by Maureen Shawn Kennedy, AJN editor-in-chief

PatOriginal.00000446-201609000-00022.FF1ient falls are, unfortunately, a frequent occurrence in hospitals and the consequences can vary from none to serious life-threatening injuries. There has been a lot of attention focused on identifying those at high risk for falls and effective prevention measures, but according to our September CE feature, there’s been little attention focused on falls that cause injuries. In this original research study, Predicting Injurious Falls in the Hospital Setting: Implications for Practice, Amy Hester and colleagues at the University of Arkansas for Medical Sciences conducted a retrospective review of medical records to see if they could pinpoint which patient factors were associated with falls with injuries. Their results may surprise you.

Here’s the abstract:

Background: Despite years of research and increasingly evidence-based practice, falls continue to be the most commonly reported adverse events experienced by hospitalized adults. Yet a majority of the relevant research has focused on predicting and preventing falls in general; there has been little focus on injurious falls.

Purpose: The purpose of this retrospective study was to determine which patient factors are associated with injurious falls in hospitalized adults.

Methods: The study site’s adverse event reporting database was used to identify 1,369 patients who fell between January 1, 2006, and October 31, 2013. Of these, 381 (27.8%) subjects suffered injurious falls. Variables of interest included age, sex, fall history, use of diuretics, use of central nervous system medications, cognitive impairment, primary discharge diagnoses, abnormal laboratory values, impaired mobility, and […]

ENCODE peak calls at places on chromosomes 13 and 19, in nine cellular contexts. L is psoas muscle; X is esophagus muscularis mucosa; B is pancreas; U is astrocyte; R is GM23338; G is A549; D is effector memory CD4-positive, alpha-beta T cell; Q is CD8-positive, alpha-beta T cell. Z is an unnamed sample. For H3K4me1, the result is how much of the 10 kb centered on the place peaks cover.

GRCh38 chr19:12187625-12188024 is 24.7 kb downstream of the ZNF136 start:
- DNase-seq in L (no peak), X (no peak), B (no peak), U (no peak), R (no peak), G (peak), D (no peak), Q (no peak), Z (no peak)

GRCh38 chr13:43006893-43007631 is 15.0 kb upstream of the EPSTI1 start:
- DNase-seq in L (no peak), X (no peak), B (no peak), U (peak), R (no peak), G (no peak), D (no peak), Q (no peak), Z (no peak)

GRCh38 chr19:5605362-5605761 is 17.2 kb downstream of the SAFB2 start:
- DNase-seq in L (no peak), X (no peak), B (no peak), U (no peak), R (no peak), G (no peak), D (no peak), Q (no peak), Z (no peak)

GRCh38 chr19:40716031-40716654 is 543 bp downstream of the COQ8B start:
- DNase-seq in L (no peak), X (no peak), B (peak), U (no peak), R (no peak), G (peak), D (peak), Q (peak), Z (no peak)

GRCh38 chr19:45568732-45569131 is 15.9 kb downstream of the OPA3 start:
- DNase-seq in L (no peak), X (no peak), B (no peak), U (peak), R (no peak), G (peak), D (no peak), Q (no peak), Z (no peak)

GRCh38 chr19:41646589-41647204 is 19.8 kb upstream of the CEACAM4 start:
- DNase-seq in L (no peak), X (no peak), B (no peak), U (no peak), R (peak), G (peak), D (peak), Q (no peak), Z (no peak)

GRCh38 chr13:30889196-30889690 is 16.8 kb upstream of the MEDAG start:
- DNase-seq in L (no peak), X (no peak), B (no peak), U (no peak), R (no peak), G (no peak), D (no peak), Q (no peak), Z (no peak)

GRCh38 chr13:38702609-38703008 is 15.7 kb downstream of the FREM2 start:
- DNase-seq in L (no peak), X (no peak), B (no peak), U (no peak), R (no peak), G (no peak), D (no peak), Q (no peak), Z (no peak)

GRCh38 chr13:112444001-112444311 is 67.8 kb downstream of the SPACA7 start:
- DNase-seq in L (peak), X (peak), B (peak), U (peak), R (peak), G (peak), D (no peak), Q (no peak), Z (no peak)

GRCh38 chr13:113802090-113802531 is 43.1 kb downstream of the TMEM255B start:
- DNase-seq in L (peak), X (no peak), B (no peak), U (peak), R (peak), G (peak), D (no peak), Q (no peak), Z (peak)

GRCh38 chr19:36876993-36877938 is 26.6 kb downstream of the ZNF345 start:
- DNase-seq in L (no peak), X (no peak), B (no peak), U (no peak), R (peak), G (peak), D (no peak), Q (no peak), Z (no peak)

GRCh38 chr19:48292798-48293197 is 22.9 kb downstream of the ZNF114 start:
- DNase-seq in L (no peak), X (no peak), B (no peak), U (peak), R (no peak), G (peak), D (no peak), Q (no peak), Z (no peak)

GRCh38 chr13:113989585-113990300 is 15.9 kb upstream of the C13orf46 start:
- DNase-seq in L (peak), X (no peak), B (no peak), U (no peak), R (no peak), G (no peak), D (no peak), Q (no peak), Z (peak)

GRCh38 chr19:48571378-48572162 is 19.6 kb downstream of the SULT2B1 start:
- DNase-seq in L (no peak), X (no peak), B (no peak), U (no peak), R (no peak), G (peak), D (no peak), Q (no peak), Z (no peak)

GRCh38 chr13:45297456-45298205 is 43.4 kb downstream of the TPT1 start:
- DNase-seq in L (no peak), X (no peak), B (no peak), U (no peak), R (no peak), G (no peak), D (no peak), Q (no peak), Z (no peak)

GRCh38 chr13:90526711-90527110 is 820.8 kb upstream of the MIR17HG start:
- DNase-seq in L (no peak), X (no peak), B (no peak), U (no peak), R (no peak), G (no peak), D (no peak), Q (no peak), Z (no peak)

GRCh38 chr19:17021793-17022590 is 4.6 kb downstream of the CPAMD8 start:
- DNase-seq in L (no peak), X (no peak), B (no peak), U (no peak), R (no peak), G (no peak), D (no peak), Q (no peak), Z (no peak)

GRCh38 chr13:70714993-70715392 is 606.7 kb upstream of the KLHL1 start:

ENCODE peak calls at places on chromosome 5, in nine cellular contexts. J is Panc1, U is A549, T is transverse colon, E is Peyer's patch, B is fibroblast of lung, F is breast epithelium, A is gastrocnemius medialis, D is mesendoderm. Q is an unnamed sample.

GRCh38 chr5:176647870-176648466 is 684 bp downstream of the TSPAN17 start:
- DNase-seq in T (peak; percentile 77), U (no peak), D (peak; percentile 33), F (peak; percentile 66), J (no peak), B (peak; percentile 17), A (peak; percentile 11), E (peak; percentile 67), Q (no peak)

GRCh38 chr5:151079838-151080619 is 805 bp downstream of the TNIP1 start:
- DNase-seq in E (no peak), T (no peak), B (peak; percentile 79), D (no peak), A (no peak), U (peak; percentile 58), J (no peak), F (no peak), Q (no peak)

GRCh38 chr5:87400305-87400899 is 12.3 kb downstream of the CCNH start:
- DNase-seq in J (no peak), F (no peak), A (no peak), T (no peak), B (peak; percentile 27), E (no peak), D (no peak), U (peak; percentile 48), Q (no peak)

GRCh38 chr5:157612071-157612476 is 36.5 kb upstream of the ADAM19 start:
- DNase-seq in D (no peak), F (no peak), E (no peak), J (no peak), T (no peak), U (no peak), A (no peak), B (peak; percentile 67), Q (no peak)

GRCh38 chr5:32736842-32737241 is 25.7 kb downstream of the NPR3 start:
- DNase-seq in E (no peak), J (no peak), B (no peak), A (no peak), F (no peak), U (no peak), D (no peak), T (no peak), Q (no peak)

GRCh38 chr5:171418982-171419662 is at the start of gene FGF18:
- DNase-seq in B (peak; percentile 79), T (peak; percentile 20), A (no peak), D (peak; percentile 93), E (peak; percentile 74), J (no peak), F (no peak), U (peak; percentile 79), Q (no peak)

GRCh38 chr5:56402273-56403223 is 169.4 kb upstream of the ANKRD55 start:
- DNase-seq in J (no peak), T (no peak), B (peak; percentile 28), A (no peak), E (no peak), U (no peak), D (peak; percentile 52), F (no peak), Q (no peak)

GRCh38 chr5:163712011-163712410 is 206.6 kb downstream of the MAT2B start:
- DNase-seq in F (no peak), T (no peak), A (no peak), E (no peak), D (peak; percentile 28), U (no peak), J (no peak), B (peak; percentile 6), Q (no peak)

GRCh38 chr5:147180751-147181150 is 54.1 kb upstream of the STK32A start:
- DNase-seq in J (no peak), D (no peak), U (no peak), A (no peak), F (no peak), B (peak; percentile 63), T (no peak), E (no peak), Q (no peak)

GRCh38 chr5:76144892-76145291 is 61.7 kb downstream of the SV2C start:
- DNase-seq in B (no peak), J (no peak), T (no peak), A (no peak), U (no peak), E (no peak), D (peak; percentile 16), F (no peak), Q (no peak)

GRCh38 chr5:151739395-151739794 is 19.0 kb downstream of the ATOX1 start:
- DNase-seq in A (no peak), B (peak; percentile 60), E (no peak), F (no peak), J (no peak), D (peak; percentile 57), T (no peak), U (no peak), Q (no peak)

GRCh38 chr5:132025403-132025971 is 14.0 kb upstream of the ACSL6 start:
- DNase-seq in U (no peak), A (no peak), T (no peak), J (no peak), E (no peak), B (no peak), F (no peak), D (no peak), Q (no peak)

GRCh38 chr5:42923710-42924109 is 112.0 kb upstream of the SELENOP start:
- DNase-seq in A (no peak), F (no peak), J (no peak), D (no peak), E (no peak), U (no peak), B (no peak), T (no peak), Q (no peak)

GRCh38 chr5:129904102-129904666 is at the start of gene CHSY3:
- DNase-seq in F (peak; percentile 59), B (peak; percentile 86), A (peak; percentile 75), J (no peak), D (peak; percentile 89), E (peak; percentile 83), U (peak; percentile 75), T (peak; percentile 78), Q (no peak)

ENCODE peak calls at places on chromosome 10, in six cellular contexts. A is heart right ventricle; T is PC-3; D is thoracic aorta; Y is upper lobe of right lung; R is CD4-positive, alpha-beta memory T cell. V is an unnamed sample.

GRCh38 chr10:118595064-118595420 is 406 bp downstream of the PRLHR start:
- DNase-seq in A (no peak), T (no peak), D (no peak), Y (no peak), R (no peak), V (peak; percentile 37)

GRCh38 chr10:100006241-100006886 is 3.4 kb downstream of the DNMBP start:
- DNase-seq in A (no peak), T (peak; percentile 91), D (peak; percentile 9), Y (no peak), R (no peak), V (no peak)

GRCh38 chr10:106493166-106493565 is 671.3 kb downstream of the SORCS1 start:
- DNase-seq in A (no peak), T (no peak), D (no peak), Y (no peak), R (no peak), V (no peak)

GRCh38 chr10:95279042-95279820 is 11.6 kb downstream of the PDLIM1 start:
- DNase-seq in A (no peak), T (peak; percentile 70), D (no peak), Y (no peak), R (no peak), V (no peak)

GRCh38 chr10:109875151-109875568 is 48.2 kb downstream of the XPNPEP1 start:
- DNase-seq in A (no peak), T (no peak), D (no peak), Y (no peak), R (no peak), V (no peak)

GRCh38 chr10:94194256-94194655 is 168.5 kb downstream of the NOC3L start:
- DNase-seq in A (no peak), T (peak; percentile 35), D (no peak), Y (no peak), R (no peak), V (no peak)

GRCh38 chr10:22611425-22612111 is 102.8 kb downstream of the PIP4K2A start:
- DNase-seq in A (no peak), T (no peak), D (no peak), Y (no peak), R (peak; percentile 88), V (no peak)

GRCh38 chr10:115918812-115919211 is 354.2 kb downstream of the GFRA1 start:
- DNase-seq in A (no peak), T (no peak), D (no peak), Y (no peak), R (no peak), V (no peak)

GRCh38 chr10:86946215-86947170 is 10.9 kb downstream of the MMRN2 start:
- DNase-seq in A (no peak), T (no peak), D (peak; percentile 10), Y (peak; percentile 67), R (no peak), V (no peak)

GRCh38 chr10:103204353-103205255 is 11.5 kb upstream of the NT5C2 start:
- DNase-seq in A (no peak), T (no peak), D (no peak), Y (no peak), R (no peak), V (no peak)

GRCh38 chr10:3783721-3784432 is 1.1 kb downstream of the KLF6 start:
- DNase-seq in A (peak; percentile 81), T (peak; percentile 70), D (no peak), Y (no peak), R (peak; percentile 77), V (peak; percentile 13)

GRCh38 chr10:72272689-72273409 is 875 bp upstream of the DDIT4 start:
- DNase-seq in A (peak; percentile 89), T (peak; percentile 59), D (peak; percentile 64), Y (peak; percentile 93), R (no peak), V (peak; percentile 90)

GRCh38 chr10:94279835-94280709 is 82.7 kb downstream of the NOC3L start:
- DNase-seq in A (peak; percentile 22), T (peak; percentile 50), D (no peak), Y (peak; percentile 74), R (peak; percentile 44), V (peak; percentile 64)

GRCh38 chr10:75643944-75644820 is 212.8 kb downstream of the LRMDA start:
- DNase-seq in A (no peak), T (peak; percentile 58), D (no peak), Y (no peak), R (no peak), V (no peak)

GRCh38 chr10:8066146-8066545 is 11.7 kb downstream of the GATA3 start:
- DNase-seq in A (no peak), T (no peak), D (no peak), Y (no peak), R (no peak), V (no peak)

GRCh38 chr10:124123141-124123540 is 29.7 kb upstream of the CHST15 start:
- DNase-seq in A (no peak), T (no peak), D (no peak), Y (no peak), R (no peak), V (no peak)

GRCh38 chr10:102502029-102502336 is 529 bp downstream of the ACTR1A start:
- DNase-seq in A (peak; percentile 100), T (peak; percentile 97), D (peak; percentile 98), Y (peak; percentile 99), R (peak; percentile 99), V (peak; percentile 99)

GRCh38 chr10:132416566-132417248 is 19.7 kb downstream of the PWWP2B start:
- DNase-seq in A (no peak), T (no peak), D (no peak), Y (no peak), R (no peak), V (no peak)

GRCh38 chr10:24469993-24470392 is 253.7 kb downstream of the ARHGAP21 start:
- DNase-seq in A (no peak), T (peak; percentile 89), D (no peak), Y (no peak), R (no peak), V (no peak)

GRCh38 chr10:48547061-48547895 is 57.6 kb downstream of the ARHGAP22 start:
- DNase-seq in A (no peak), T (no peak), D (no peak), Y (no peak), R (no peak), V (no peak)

August 31st, 2016|Nursing, nursing research|0 Comments

‘Do You Consider Yourself Healthy?’ Study Sheds Light on RNs’ Lifestyle Practices

By Sylvia Foley, AJN senior editor

Over the past decade, the lifestyle practices of nurses and their connection to quality of care and patient outcomes have been gaining attention. Indeed, according to the patient-centered, relationship-based care model, one of the main conditions for optimal care is that providers engage in healthy self-care behaviors. Yet there is some evidence suggesting that RNs don’t consistently do so, especially when it comes to exercise and stress reduction—even when they believe they should.

Nurse researchers Karen Thacker and colleagues recently conducted a study to learn more. They report their findings in this month’s CE–Original Research feature, “An Investigation into the Health-Promoting Lifestyle Practices of RNs.” Here’s a brief summary:

Purpose: To gather baseline data on the health-promoting lifestyle practices of RNs working in six major health care and educational institutions in southeastern Pennsylvania.
Methods: The 52-item Health-Promoting Lifestyle Profile II instrument was used to explore participants’ self-reported health-promoting behaviors and measure six dimensions: health responsibility, physical activity, nutrition, interpersonal relations, spiritual growth, and stress management.
Results: Findings revealed that physical activity and stress management scores were low for the entire group of RNs. There were statistically significant differences between nurses 50 years of age and older and those 30 to 39 years of age for the subscales of health responsibility, nutrition, and stress management, suggesting that older nurses are more concerned about their […]